Good question. It brings up the important consideration of practical computibility, what digital processes that exhibit intelligence can run fast enough on available hardware to be of use.
Rules Based Systems
In rules based (expert) systems, the search is based on predicate calculus, a mathematical model of human reasoning. The rules are an attempt to encapsulate the domain knowledge needed to solve expected problems.
In the case of chess, the rules are
a. the rules of the game and
b. the rules of excellence in winning game-play.
The search through the rules for each move presents an astronomical number of combinations 1, placing a burden on computing resources and the stake holders waiting for results. Strategies have emerged to achieve practical computibility, including these.
- Limiting the permutations by dismissing nonsensical permutations
- Following the more probable search paths first based on heuristics
- Distributing the rule set (in a compiled and optimized state) to multiple computing nodes in a cluster
- Finding commonly successful strategies and the conditions of when they are favorable and then executing them when appropriate
Artificial networks are circuits that attain acceptable behavior by progressively encoding knowledge in an N-dimensional array of parameters. The knowledge begins with an initial state, which is a guess, and then successive guesses2 converge on what is sufficiently encoded knowledge to produce acceptable circuit behavior in use.
MLPs, CNNs, RNNs, and other static topology machine learning components have their own characteristics that, taken together, place a heavy burden on computing resources and the stake holders. Each of these characteristics either produce a nested loop or a need for parallelism to replace the loop.
- Iterations required for convergence
- Iteration through each sample used in training
- Iteration through layers for both forward propagation of the signals and the backward propagation and distribution of corrective feedback
- Iteration through the channels specified by the width of each layer
- The heart of approximating complex behavior are the functions that are not first degree equations, which are often called activations even though their action has little in common with the activation of neurons in vertebrates.
If, in your scenario, the game contains pseudo-random moves and is played by a robot that must bluff and detect bluffs, there may be additional dimensions added to both training and game-play.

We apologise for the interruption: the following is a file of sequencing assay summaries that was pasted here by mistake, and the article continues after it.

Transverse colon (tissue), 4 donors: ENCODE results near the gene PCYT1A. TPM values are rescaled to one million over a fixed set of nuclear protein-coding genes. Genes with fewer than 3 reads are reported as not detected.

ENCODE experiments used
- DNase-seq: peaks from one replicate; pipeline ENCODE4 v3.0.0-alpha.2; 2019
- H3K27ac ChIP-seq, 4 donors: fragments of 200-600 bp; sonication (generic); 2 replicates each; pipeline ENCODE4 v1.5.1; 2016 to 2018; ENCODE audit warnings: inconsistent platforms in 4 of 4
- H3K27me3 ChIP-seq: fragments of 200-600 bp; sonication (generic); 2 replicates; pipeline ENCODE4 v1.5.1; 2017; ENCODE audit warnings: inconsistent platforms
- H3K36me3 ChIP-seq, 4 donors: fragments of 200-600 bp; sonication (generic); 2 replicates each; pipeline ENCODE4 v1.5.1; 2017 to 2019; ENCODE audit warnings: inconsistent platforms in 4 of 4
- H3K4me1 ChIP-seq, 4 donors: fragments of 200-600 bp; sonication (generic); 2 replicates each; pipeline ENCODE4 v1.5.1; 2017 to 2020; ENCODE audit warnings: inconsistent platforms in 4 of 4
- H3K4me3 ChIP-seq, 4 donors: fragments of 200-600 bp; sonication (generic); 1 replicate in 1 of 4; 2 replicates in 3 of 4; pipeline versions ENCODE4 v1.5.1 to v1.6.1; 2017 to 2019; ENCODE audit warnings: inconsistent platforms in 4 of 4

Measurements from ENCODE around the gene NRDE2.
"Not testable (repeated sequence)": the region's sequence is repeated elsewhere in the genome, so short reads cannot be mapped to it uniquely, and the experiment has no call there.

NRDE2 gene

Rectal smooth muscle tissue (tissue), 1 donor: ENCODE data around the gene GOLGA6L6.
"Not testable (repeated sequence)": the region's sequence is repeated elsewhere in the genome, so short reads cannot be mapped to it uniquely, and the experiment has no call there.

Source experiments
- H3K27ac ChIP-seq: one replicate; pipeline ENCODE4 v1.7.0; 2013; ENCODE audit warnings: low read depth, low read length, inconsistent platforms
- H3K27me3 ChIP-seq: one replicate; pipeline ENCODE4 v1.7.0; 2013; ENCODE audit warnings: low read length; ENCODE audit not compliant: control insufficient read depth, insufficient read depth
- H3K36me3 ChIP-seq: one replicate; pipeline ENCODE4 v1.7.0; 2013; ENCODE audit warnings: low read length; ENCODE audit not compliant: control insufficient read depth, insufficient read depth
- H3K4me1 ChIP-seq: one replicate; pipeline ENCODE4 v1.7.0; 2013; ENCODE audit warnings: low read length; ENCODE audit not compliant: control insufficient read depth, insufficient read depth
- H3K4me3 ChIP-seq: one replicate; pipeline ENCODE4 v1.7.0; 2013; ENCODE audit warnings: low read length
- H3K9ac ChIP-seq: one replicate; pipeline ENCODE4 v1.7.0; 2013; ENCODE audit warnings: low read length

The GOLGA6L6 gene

- Video adds pixel layer, horizontal and vertical positions, frame, and possibly camera angle
- Audio adds FFT Hann windows, frequency with phase, and channel
Convergence and Practical Computibility
What is termed stochastic gradient descent does parameter updates after each example, which can be too slow. Strategies have emerged to achieve practical computibility, including these.
- Shortening convergence time using back-propagation variants such as Momentum and Adaptive Moment Estimation
- Batch gradient descent performs model updates at the end of each training epoch, where each epoch iterates through all training examples
- Mini-batch gradient descent segments the training examples to find a balance between the robustness of stochastic gradient descent and the efficiency of batch gradient descent — This stragegy is in common use and the batches can be distributed to nodes in a super-computing cluster 3
The comment in the question that these methods do not produce the same result as stochastic gradient descent is correct. Mini-batch results (in terms of accuracy of convergence and reliability at finding the global minimum at all) is dependent on order of the batches if done serially with parameter adjustment at the end of each mini-batch. In other words if there are four mini-batches, Q, R, S, and T, the result of the training sequence Q-R-S-T will not be the same as Q-S-R-T or any other ordering of the four 3.